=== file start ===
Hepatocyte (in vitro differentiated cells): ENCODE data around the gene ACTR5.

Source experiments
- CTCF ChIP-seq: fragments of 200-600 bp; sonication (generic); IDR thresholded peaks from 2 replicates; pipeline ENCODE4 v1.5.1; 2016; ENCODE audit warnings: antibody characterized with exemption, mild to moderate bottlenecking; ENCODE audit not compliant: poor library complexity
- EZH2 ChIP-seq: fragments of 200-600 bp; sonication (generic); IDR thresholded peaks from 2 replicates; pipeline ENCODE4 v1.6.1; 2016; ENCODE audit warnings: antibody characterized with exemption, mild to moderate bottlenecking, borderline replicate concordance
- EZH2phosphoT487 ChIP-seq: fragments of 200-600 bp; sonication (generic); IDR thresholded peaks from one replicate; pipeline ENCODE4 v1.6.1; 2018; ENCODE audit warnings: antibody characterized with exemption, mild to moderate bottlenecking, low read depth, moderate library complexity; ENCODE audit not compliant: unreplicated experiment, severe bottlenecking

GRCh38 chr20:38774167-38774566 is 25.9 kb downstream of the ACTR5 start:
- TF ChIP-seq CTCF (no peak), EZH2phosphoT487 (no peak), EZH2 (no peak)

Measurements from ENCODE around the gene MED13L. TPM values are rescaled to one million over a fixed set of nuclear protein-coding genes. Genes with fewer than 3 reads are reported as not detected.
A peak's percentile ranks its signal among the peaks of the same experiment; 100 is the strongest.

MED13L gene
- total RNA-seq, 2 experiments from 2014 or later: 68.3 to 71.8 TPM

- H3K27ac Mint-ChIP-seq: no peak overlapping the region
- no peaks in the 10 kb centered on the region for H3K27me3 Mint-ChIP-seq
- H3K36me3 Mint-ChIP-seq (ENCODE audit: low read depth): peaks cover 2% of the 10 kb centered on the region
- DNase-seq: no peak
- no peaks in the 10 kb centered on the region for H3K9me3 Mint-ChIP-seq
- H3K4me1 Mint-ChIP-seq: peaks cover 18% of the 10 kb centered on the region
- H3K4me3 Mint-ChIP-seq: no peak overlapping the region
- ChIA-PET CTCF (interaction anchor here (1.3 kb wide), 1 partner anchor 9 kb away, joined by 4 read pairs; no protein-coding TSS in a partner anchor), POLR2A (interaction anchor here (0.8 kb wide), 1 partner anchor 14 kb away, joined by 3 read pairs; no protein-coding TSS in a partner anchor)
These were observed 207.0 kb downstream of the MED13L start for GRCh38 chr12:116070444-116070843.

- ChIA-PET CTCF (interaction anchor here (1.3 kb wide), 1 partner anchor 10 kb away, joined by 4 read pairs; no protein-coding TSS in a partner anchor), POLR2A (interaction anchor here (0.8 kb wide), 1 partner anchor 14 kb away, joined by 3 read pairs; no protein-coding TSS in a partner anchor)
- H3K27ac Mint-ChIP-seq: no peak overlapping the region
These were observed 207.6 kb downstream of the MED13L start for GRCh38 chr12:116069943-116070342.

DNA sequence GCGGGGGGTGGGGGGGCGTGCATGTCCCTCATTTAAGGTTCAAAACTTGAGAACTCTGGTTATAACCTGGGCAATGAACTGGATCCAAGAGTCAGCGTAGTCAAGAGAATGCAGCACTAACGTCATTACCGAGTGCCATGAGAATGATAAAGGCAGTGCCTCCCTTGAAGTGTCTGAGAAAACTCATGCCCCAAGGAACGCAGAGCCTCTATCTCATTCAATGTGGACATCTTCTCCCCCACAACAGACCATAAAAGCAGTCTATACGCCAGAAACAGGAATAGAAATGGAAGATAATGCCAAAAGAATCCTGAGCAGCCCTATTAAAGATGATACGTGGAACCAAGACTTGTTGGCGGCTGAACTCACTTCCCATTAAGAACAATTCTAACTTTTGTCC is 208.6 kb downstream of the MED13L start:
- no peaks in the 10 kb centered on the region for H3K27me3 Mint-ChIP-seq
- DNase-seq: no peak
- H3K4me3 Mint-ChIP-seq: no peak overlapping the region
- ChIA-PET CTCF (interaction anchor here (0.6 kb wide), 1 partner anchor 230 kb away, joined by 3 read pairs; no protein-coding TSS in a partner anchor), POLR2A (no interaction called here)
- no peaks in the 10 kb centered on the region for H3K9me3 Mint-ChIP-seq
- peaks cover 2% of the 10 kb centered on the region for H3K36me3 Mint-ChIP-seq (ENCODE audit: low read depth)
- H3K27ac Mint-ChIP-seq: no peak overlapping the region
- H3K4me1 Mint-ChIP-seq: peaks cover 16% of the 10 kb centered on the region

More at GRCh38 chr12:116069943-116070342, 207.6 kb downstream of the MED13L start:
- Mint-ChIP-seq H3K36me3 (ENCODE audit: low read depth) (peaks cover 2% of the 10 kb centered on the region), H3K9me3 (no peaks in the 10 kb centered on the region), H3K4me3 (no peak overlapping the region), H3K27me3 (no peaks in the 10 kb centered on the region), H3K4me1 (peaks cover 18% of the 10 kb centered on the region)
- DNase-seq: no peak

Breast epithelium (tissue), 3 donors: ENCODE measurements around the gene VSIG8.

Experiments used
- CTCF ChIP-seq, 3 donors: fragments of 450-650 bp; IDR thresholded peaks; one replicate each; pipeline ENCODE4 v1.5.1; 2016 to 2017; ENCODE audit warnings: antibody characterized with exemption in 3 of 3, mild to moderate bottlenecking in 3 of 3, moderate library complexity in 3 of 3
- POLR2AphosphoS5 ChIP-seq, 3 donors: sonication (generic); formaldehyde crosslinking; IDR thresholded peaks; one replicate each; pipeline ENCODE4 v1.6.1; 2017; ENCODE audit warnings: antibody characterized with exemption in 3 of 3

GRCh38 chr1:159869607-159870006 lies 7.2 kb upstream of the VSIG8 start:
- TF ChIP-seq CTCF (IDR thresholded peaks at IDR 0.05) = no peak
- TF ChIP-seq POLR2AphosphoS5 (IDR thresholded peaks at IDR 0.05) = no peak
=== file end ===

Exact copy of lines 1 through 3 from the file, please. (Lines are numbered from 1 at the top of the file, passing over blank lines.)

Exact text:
Hepatocyte (in vitro differentiated cells): ENCODE data around the gene ACTR5.

Source experiments
- CTCF ChIP-seq: fragments of 200-600 bp; sonication (generic); IDR thresholded peaks from 2 replicates; pipeline ENCODE4 v1.5.1; 2016; ENCODE audit warnings: antibody characterized with exemption, mild to moderate bottlenecking; ENCODE audit not compliant: poor library complexity